When you’re at that moment, it was actually probably a really good decision, and you have to try and learn how to make yourself comfortable with it and you’re forced to make it work. That’s what proves the growth. It’s much like going to a gym, right. If you want to grow your muscles, if you want to grow your fitness or anything like that, your flexibility. You have to push yourself into a painful place and then you recover. I think it’s the same thing in growing businesses. You have to really make yourself feel uncomfortable, and panicked, and like an idiot, and then you can grow from that. I think it’s just the way humans are made.

Laura: I think that’s a really nice way of putting it. It makes it feel a bit more logical when you put it in the way of a gym. All these people do like 45 day challenges or 80 or… That’s okay. But maybe if you just looked at business the same way?

Steve: If you look at fitness, and I actually have just thought of that, which is bizarre because I’ve never put it that way before. I like the way I put it as well, actually. I’m going to use that again. But I think if you look at fitness, fitness results are not achieved by 45 days of drastic change. They’re achieved by years and years and years of incremental improvement, which is how businesses are grown and it’s exactly the same.

Now, nothing wrong with those changes because they can change patterns and behaviours. And I think they can work really well in both fitness and business. But they’re not what builds a big sustainable business or a fitter body or whatever it is you’re trying to do. It’s consistency that really matters there.

Laura: Yeah, totally. Or is it having that rant at someone the other day about brand. They were talking about how do you build a brand. I was like, “It’s just consistency. Just consistently show up and consistently say the same thing”.

Steve: I think you’re right. I think brand grows itself if you do the right things as opposed to totally focusing on brand.

Laura: Yeah.

Steve: I’ve learned a lot actually. But I’ve learned a lot about marketing and brand, which I never really did in the other business. We focused on it to sort of evolve but we’ve made quite a conscious decision as you know. To, rather than do sales per se, we’ve really just done creation of content and marketing and brand. It’s actually a far better way to grow a business. That’s probably one of the biggest lessons I’ve learned in the last two years. I wish I’d learned it a long time ago. Is that building a brand, creating content, gives you far more sustainable growth than getting on the phone and calling people you don’t know and asking if they’re interested in your services.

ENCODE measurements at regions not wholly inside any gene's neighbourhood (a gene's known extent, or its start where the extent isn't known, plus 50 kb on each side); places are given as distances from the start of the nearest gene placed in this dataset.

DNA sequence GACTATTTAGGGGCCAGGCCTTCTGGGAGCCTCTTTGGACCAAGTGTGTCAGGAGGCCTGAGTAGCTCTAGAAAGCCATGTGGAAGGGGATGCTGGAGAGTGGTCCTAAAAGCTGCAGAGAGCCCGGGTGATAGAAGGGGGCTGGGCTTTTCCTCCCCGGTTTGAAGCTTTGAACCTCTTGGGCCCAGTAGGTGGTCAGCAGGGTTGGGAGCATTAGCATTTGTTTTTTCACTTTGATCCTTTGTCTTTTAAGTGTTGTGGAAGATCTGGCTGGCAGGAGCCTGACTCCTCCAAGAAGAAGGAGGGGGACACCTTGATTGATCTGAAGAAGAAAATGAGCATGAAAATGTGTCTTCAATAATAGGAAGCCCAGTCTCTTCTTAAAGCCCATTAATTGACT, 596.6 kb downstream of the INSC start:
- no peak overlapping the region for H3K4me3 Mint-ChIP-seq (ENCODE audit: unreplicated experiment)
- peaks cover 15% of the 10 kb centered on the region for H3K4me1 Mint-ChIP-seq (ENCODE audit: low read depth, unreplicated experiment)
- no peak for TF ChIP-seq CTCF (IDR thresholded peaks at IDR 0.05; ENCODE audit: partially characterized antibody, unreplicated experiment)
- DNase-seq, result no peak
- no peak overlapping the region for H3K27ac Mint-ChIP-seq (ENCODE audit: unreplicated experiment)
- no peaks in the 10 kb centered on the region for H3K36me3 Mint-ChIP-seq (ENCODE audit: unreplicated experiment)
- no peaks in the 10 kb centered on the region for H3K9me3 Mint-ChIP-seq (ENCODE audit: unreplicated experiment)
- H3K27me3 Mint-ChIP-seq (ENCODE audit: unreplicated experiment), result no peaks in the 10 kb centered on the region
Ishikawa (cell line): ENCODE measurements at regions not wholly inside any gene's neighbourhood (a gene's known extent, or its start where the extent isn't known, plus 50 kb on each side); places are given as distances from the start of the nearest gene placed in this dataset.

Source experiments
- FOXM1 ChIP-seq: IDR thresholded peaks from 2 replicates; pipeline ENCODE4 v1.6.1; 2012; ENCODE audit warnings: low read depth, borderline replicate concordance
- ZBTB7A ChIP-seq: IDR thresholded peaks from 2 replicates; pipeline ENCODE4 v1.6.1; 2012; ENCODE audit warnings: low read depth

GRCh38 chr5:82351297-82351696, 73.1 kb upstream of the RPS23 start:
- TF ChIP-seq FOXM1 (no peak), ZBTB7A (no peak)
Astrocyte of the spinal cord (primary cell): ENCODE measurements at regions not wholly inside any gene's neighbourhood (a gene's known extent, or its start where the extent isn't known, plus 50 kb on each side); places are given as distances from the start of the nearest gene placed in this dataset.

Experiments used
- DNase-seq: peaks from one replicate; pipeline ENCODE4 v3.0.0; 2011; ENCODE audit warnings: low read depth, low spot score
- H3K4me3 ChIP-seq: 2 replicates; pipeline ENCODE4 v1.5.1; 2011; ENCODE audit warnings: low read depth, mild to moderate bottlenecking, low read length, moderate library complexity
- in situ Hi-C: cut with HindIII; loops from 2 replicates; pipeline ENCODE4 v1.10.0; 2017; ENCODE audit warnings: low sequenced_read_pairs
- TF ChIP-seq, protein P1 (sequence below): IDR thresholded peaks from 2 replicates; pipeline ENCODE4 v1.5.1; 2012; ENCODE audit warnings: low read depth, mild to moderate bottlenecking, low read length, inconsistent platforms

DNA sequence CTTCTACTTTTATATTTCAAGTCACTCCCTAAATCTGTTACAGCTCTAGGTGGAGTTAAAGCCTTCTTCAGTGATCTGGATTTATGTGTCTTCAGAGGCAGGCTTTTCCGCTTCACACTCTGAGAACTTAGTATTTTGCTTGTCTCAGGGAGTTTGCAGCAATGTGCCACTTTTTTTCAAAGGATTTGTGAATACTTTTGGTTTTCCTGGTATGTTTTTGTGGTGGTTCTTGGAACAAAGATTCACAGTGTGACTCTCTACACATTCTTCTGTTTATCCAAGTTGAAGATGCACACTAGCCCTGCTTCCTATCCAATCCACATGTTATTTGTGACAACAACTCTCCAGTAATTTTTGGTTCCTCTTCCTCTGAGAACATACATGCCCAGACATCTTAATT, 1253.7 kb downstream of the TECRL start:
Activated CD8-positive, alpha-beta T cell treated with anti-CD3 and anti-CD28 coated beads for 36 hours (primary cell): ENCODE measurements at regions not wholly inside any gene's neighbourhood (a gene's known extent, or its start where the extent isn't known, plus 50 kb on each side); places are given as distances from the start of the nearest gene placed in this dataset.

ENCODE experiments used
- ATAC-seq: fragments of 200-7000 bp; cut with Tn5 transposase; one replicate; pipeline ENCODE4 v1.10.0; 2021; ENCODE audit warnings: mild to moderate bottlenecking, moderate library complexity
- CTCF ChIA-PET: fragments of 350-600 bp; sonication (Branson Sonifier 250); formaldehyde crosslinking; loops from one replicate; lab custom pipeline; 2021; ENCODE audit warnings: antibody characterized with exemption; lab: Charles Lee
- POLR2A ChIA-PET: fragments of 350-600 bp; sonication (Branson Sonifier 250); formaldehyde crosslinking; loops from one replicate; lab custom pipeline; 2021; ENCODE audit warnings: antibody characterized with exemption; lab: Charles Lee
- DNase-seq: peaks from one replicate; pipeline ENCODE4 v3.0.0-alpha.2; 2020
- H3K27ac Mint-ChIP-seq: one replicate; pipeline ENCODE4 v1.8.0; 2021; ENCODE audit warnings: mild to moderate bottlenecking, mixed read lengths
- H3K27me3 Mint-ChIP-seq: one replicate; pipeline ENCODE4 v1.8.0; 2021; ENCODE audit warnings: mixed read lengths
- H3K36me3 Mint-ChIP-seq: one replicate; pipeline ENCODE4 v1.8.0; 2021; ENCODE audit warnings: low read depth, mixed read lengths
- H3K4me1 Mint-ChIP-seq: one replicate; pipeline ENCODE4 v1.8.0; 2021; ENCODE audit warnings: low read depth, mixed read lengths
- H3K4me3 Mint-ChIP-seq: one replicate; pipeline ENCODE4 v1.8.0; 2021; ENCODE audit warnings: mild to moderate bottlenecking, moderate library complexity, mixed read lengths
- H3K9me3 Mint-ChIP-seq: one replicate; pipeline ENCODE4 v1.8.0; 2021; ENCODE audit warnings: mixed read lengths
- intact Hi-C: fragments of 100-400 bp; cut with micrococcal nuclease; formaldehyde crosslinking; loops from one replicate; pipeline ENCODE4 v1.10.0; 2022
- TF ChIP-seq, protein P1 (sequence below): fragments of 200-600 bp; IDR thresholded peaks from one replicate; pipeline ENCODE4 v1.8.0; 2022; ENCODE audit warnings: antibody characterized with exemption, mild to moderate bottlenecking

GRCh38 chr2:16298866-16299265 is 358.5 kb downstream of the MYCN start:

I think people should really look at that as a more effective way of growing their businesses across all areas. There were certain areas such as consumer goods where that’s always been the way. But professional services and services traditionally have not done that. And I think it’s been the biggest eye-opener for me.

Laura: I think it goes back to what you’re saying there about that long-term view. I think content and brand is a long play. You don’t suddenly start writing a blog and people read it and then like, “Oh! Steve, we’d love to do business with you”.

Steve: No.

Laura: It doesn’t happen like that. You’ve got to have a long term view in it. If you’ve got a long-term view of business and you know that you’re in it for the right reasons. I think it does, but I think that’s why a lot of professional services businesses don’t. Because, it’s like, “Oh, we need some money, we need to get through the door”.

Steve: I think you’re right. I think my advice to anyone in professional services businesses, I didn’t do it for 20 years because; I didn’t think I understood it, and I didn’t think I’d be good at it, and it didn’t interest me, and I just thought it’s waste of time. I think with this business, because I had more time, we had COVID, all those kinds of things. There’s a lot of things that changed people in that way. And I started to look into it because there wasn’t that much else to do and I really enjoyed it.